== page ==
Posts tagged ‘research’
Happy Monday, my friends!
One of the questions I get asked most is about soy.
More specifically, is soy good/bad for me?
Personally, I believe it’s really difficult to be so black and white about a food such as soy. After all, it’s been a staple of Asian cuisine for thousands of years. But studies and the media have also shown that eating soy can lead to hormone and thyroid issues, breast cancer, and poor development in children.
So here’s the deal: there’s no right answer to this debate.
It’s more important to be educated about soy and then develop your own opinion based on your experiences.
Personally, I eat soy in limited amounts. ALWAYS organic. I tend to eat less processed forms of soy, such as tempeh, and tofu on occasion. I limit the amount of fake soy (ie soy protein) because even though it’s soy, it’s definitely not natural. And I don’t over-indulge.
I urge you to read this fantastic blog post by Dr Mark Hyman, one of my most favorite and well-respected integrative nutrition experts. He summarizes the research out there and does a great job of telling you what’s what. If you read the comments on the end of the post, you’ll see that everyone has an opinion about soy (and some pretty strong ones, too!).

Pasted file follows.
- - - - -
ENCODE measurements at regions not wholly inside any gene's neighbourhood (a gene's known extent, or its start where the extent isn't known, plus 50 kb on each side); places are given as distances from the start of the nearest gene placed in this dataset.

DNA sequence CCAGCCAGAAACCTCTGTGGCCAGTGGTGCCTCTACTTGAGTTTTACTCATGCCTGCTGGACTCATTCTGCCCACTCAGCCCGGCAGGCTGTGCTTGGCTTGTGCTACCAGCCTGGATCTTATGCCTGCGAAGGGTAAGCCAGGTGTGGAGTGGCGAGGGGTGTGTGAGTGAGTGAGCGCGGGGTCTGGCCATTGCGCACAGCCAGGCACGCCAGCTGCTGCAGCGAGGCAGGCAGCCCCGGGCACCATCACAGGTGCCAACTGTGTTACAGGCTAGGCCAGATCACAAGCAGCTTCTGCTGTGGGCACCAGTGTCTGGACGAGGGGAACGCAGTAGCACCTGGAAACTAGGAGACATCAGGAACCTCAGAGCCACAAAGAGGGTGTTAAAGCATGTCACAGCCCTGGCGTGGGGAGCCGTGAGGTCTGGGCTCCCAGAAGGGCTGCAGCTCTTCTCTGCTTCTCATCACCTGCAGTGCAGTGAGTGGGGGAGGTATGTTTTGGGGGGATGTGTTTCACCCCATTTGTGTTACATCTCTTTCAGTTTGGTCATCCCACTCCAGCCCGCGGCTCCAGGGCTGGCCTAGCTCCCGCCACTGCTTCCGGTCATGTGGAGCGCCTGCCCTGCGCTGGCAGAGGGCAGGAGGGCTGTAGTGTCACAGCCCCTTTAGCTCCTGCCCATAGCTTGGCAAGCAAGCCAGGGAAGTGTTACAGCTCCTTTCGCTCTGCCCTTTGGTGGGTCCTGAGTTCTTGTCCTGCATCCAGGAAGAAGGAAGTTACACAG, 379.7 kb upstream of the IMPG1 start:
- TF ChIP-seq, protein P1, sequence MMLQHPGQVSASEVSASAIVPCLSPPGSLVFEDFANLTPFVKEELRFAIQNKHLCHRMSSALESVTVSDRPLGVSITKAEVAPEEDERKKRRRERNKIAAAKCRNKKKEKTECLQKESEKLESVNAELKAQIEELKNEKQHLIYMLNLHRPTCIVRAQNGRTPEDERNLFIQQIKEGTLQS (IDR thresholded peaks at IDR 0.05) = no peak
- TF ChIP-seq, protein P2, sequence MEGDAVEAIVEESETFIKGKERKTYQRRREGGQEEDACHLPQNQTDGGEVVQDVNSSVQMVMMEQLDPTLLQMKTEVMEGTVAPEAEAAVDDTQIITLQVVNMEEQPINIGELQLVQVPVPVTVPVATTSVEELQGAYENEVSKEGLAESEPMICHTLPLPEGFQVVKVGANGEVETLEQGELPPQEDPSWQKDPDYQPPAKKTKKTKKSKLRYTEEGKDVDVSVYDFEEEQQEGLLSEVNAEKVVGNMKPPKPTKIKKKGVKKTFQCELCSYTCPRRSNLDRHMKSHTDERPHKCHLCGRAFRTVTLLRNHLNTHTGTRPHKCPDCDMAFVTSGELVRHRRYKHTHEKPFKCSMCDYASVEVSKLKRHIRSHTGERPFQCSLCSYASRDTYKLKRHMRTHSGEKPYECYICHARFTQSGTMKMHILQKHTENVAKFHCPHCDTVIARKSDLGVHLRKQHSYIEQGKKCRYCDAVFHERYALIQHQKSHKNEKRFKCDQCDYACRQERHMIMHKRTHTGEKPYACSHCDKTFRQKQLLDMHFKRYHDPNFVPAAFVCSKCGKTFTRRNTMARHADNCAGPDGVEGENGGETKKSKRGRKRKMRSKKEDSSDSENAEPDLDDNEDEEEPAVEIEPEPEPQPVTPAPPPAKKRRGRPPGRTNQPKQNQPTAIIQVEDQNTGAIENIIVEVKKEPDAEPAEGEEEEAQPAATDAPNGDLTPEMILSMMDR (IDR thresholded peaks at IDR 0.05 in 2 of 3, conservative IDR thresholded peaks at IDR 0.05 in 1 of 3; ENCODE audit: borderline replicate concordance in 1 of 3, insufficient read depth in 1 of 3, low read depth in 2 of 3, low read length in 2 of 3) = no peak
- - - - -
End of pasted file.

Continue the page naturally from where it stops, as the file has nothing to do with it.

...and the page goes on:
So, once again….what makes your body feel good???
Just in time for summer!
This month’s Weill Cornell Medical College Food & Fitness Advisor reports findings from a UK study that found that just 5 minutes of “green” exercise each day lifted study participants’ moods and boosted their self esteem. The study was published online on March 25th in the journal Environmental Science & Technology.